Bio: Maria Luisa Mendonça holds a PhD in Human Geography from the Department of Philosophy, Literature and Social Sciences at University of São Paulo/Brazil (USP), and is currently a research scholar at the Center for Place, Culture and Politics at the Graduate Center of the City University of New York (CUNY). Her research includes history and political economy of agriculture, food, land and water systems, and geopolitical processes of resistance by rural social movements in Brazil and internationally. Her book Political Economy of Agribusiness (Annablume, Sāo Paulo, 2018) demonstrates the central role of the food system in international relations as a result of a dialectical movement of economic crisis and expansion in connection with critical areas such as trade agreements, financial markets, environmental justice, and transnational activism. Her current research project anticipated a trend in financial capital to “migrate” to farmland markets in the Global South, especially after the subprime crisis in the United States’ real estate market in 2008. This research on financial markets and land speculation includes building an international network of scholars and social movements throughout Latin America, North America and Europe. She has published her work in refereed journal articles, in public educational reports and in journalistic outlets. Her experience includes documentary filmmaking, investigative journalism, and community based research. She has taught international political economy at University of Rio de Janeiro (UERJ) and at the center for advanced research Fundação Getúlio Vargas (FGV), and was a visiting scholar at Cornell University in 2013. Mendonça is a co-founder of the World Social Forum and has served in expert meetings on the Right to Food for UN-Women, the Food and Agriculture Organization (FAO), and the United Nations Human Rights Commission. She is the founder of Rede Social de Justiça e Direitos Humanos (Network for Social Justice and Human Rights – www.social.org.br) in Brazil and the editor of the book “Human Rights in Brazil,” published annually since 2000.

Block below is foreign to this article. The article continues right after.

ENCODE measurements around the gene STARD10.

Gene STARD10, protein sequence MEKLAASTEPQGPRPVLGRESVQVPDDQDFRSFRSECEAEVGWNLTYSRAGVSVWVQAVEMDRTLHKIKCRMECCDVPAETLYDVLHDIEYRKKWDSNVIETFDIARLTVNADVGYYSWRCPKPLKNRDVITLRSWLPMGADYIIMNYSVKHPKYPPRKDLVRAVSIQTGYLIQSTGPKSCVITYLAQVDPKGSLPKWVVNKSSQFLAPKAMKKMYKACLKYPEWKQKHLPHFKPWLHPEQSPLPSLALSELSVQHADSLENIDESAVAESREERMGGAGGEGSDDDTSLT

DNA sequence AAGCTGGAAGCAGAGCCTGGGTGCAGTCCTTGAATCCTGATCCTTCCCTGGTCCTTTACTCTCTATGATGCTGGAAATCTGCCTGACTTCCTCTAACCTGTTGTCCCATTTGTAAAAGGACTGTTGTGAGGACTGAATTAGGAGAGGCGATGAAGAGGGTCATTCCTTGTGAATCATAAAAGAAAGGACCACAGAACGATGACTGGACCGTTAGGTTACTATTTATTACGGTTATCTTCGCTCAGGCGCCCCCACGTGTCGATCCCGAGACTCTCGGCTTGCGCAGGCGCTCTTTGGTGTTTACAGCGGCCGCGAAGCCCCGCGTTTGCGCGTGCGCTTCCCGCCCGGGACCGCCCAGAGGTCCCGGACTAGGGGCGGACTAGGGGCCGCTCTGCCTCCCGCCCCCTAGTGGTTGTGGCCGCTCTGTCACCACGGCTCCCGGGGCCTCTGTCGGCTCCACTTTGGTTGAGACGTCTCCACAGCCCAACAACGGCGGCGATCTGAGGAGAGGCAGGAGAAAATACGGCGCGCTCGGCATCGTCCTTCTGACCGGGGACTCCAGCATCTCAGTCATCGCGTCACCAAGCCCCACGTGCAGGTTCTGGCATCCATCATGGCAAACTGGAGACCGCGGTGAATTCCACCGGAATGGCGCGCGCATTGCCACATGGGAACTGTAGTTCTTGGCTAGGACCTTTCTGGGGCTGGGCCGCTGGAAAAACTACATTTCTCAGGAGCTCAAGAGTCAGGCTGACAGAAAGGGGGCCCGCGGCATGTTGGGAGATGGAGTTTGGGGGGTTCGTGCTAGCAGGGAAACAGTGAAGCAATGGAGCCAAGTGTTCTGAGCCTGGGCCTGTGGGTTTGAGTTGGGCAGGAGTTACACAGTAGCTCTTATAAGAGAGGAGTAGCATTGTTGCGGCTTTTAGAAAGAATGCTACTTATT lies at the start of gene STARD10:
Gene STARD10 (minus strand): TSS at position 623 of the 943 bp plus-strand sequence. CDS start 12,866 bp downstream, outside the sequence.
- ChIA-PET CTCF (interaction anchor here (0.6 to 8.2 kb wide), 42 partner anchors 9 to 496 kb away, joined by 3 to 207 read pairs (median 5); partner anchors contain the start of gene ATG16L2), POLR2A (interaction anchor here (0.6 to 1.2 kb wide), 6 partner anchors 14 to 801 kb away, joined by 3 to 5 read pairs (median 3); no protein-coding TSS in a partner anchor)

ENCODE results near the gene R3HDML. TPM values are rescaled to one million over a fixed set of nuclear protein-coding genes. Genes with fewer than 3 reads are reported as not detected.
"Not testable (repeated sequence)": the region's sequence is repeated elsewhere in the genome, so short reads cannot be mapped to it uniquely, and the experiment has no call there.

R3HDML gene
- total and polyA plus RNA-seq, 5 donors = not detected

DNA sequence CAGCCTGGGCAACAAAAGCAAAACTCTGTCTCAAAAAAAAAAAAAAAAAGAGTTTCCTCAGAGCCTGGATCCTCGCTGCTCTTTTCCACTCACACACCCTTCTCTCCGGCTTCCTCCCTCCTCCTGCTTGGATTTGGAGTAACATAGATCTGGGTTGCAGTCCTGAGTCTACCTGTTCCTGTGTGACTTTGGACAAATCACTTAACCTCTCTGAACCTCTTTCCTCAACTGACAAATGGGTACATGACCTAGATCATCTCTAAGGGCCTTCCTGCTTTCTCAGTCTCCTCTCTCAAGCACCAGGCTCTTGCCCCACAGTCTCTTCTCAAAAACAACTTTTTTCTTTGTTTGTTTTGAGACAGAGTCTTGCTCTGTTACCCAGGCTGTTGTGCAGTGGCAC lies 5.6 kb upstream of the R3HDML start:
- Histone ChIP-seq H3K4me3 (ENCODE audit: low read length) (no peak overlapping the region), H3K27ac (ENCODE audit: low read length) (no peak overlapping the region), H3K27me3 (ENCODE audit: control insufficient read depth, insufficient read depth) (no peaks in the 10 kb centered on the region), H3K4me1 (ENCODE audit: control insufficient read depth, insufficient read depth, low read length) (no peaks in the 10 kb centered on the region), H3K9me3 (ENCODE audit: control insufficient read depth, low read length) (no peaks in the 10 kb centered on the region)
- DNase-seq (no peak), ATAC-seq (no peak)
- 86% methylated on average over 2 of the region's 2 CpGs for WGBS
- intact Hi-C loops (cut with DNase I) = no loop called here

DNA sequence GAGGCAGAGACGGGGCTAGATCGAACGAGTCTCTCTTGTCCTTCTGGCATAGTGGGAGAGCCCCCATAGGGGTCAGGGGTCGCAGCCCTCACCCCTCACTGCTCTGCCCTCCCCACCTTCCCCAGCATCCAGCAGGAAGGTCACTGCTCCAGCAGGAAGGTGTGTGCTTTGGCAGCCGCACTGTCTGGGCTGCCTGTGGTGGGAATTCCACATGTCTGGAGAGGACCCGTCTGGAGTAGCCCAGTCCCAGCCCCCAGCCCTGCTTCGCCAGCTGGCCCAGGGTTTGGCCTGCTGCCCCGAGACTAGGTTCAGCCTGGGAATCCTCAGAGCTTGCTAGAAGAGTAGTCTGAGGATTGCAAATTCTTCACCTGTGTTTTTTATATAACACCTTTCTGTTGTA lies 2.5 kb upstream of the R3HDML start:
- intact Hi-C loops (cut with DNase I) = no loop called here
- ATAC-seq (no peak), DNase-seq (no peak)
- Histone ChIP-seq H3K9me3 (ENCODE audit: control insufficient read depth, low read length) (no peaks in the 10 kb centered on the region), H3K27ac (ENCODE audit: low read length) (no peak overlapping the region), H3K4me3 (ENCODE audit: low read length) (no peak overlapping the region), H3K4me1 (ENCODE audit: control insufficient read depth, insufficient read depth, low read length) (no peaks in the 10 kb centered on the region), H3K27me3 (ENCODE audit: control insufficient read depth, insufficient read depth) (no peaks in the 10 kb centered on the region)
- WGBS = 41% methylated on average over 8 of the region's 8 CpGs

Bio: Ujju Aggarwal is Assistant Professor of Anthropology and Experiential Learning at The New School. Her research focuses on public education, urban space, gender, and racial capitalism. She is currently completing her first book, The Color of Choice: Raced Rights, the Structure of Citizenship, and Inequality in Education, a historically informed ethnography of choice as it emerged in the post-Civil Rights period in the United States. Prior to joining The New School, Ujju taught at Sarah Lawrence College, was a Visiting Scholar at the Vermont Center for Fine Arts, and held postdoctoral fellowships at the Institute for Urban Policy Research and Analysis at University of Texas, Austin; and the National Academy of Education/ Spencer Foundation.